I told her I might be able to pick the lock (as I had done in the past when the need arose) and we arranged to meet. She was a very nice woman who, from the start, let me know that she wasn’t all that interested in the contents of the locker. Her priorities were elsewhere and it was a schlep to drive in from the far reaches of Brooklyn, yada, yada.
“Well,” I said, “I’m happy to help.”
I cannot tell you how exciting it was the first time we opened that locker. We had no idea if we’d find hidden treasure or junk. It was very much like the reality television program “Storage Wars” except I wasn’t bidding against anyone else and I could just go in and check it out. The locker was very dusty but that was a good thing — it had not been touched in a very long time.
There were 11 very large boxes of records but they were sealed shut with a lot of heavy duty tape. I had my picking tool but had neglected to bring my knife. The records would have to wait for another day. There were also five large filing cabinets stuffed with files. On top and around the cabinets were assorted master tapes, recordings of live concerts, Nat’s Rolodex and many other odds and ends, like a glass table with brass cobra legs.
We began to go through what we could access, including the two filing cabinets that were not locked and a bunch of other materials that were just loose. It was clear from a cursory search that there were many interesting items in the locker and who knew what was in those locked cabinets and what records were in those boxes?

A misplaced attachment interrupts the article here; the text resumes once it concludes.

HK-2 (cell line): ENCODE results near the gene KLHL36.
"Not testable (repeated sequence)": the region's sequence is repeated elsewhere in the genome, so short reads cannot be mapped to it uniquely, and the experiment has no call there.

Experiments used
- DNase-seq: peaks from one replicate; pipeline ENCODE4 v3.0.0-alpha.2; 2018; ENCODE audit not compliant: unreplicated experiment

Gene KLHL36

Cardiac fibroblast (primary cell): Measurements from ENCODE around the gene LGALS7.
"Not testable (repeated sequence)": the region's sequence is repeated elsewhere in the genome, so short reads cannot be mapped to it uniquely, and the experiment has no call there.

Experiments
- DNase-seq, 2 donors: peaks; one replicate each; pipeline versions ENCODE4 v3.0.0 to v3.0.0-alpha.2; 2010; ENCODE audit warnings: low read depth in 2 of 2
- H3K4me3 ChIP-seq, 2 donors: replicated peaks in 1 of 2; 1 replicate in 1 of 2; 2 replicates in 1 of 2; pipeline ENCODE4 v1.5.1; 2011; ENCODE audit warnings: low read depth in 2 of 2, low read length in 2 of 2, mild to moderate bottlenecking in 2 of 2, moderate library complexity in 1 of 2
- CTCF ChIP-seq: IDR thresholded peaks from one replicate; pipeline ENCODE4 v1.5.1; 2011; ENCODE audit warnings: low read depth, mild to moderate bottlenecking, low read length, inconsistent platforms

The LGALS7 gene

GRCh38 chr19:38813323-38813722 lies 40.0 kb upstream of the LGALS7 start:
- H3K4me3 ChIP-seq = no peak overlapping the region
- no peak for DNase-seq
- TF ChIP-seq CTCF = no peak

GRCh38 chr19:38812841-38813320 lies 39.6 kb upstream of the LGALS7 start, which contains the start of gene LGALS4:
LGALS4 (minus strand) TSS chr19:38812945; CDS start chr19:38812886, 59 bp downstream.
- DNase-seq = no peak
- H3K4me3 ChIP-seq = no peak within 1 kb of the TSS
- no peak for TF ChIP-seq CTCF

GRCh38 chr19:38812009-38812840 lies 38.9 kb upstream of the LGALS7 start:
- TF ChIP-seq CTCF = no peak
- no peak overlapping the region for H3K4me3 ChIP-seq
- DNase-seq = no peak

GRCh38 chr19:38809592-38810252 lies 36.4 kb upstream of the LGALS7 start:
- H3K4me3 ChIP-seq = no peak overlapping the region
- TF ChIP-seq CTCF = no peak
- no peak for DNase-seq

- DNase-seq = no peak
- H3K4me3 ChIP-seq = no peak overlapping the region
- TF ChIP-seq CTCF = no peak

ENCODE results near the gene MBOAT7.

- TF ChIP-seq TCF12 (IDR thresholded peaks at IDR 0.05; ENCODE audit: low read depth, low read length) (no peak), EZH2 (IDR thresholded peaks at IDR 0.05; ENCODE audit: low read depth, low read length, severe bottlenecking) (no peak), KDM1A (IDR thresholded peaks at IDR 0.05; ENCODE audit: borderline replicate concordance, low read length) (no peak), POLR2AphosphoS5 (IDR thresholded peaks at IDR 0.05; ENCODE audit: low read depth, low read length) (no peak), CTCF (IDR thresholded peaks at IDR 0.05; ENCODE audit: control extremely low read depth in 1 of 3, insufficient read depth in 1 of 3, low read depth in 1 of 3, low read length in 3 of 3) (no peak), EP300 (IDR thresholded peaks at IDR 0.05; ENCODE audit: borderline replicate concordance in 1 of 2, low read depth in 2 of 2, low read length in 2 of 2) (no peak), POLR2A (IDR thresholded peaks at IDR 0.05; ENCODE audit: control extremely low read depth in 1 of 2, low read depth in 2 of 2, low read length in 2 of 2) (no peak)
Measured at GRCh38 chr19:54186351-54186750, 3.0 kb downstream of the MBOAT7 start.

It turns out that my lock picking skills were not up to the task so we called a locksmith and, while we waited, we poked around. Immediately, I noticed a tape marked “Mahavishnu Orchestra.” There was a lot of material or ephemera from that jazz-rock fusion band that toured during the early ’70s.
Nat’s niece wasn’t interested in any of it so I asked if I could have the Mahavishu tapes, photographs, files, touring book etc. I was never a fan of the band but I knew someone who was. At a grammar school reunion a few years before, a former classmate — a drummer by the name of Ted McCallion — mentioned how much he loved the Mahavishnu Orchestra. He’d even sent me a book about the group: Power, Passion and Beauty-The Story of the Legendary Mahavishnu Orchestra. I knew he’d like to see some of the ephemera that was now sitting in front of me.
With permission, I carried out the concert tape, had it transferred to a DVD and sent it on to my old grammar school buddy. To say he liked it is an understatement — he was over the moon.
The tape was from a long-forgotten west coast television show called Telerock. On the tape were concert performances from The Mahavishnu Orchestra, Beautiful Day (does anyone remember them?) and Taj Mahal. It turns out that there are only six tapes of the The Mahavishnu Orchestra performing live. This was No. 7. In the Maha community (as it’s called), that is a very big deal and the tape will be released Monday on this website.
I was thrilled that I had made someone happy but of course I wanted to know what else was in that locker. It wasn’t so easy to know. It was dark and the locker and cabinets were stuffed and the boxes of records were taped shut. The locksmith had gotten the filing cabinets opened but, even after four hours, we had barely made a dent.
We made a date to meet back there in about a week. And Nat’s niece told me in no uncertain terms that she wanted everything gone by the end of May even if everything got thrown away. It was already mid-May. The clock was ticking, loudly…..(to be continued)